Depression is one of the most common mental health disorders, with an estimated 264 million people around the world struggling with the condition. As with most mental illnesses, treatment usually involves a combination of psychotherapy and medication which works for some patients, but approximately one third of all depressive patients are treatment-resistant. When it comes to teenagers, the numbers can be just as discouraging. Substances like ketamine and DMT show great promise for treating the disorder in adults. These positive outcomes lead researchers to believe that psychedelics, and ketamine in particular, could also be feasible and effective when treating severe adolescent forms of depression.
Depression in teenagers is unfortunately very common. Nearly one in five teeangers experience mejor depressive disorder, with suicide as a result being the second leading cause of death in this age group. It is also estimated that around 40 percent of adolescents with major depressive disorder fail to respond to initial treatment with SSRIs.
Teen depression is a serious condition that causes persistent feelings of sadness and loss of interest in activities that were once enjoyable, similar to depression in adults. This disorder affects how a teenager thinks, feels, and behaves, can cause emotional, functional, and physical health problems.
Adolescent depression can be triggered by issues such as peer pressure, academic expectations, and changing bodies. Hormonal changes may also play a role. Although depression has some general characteristics, symptoms may be different between teens and adults. Emotional highs and lows are a normal part of adolescence, but when those lows are more than just temporary feelings they become a symptom. The volatile nature of teenage mood swings sometimes makes adolescent depression difficult to diagnose.
Intravenous Ketamine for Adolescents with Treatment-Resistant Depression: An Open-Label Study
An open-label study conducted by the University of Minnesota and published in the Journal of Child and Adolescent Psychopharmacology explored the potential of ketamine for treating adolescent depression. In this particular trial, thirteen participants between the ages of 12 and 18 who had previously failed to respond to conventional depression treatment were administered six ketamine (0.5 mg/kg) infusions over 2 weeks.
The study showed that treating adolescents with ketamine was safe and effective. No negative effects were observed and all patients showed a significant decrease in depression symptoms. However, the study was limited because of its open-label nature and small sample size. It also didn’t answer questions regarding the long-term safety of ketamine as a depression treatment for the age group, but did provide a good foundation for other treatments to come.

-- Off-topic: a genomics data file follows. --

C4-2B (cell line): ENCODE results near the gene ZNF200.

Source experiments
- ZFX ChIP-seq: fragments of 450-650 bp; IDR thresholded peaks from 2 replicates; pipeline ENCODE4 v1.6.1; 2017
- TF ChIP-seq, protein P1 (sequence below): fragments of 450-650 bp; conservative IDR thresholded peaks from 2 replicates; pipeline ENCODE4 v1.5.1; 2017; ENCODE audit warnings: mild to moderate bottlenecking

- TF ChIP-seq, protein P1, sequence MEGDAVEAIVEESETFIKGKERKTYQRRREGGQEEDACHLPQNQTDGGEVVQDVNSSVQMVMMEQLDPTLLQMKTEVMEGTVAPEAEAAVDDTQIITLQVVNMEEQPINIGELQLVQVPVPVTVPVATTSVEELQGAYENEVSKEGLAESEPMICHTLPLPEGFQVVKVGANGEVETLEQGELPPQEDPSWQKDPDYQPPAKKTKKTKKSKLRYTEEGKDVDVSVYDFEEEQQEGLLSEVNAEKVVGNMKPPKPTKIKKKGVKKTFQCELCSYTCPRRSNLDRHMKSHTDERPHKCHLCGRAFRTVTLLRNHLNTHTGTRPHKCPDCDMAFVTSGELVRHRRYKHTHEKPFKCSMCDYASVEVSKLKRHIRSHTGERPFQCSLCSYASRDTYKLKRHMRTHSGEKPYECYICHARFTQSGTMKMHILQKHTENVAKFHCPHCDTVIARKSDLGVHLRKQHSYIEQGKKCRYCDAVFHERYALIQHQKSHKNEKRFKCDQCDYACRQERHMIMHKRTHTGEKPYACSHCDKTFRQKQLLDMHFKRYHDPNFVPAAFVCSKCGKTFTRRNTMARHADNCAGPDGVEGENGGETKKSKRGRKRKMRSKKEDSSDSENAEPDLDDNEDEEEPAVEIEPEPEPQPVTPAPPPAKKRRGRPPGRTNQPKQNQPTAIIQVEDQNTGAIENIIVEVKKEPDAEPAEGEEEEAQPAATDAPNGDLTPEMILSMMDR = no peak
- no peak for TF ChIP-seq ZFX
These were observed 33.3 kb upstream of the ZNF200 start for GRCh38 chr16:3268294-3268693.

Efficacy of Intravenous Ketamine in Adolescent Treatment-Resistant Depression: A Randomized Midazolam-Controlled Trial
A randomized, active placebo-controlled clinical trial evaluating the effects of ketamine on adolescent depression was conducted by Yale University and published in the American Journal of Psychiatry in March of 2021. The purpose of this study was to evaluate the intermediate-term efficacy and tolerability of ketamine infusions in comparison to midazolam, a benzodiazepine, for the treatment of treatment-resistant major depressive disorder in teenagers.
The study followed a randomized, double-blind, single-dose crossover design and it involved 17 participants between the ages of 13 and 17 with a diagnosis of major depressive disorder. They had also previously tried at least one antidepressant medication and had a score of >40 on the Children’s Depression Rating Scale-Revised. Each participant received a single intravenous infusion of either ketamine (0.5 mg/kg over 40 minutes) or midazolam (0.045 mg/kg over 40 minutes), and of the opposite compound two weeks later.
The study’s results showed that a single ketamine infusion significantly reduced depressive symptoms 24 hours after infusion compared to midazolam. The treatment’s positive effects associated with the substance appeared to be persistent and remained 14 days after the administration of the drug. A greater proportion of participants also experienced a response to ketamine during the first three days following the infusion compared to midazolam (76 percent and 35 percent, respectively). Ketamine did produce some self-limited dissociative symptoms that affected participant blinding, but no serious adverse events were reported.
This first randomized placebo-controlled clinical trial suggests that ketamine is well tolerated and has significant short-term efficacy in reducing depressive symptoms compared to an active placebo.
Proceed With Caution
The adolescent brain is different from the adult brain. The prefrontal cortex and hippocampus, which are critical for executive control and decision-making, are still maturing. Whether a treatment works or not in adults does not necessarily mean that it will have the same effects in children and teenagers. It is also necessary to consider not just the efficacy but possible side effects and risks. It is very important that professionals leading these novel studies establish safety and efficacy while having in mind the unique neurobiology that children have. While the initial trials show that ketamine can be safely administered to younger patients, more studies are needed before getting to a definite conclusion.
Hopefully more trials involving teenagers will be conducted in order to find viable and effective treatments for them too. After all, healthy teenagers have a better chance to become healthy adults.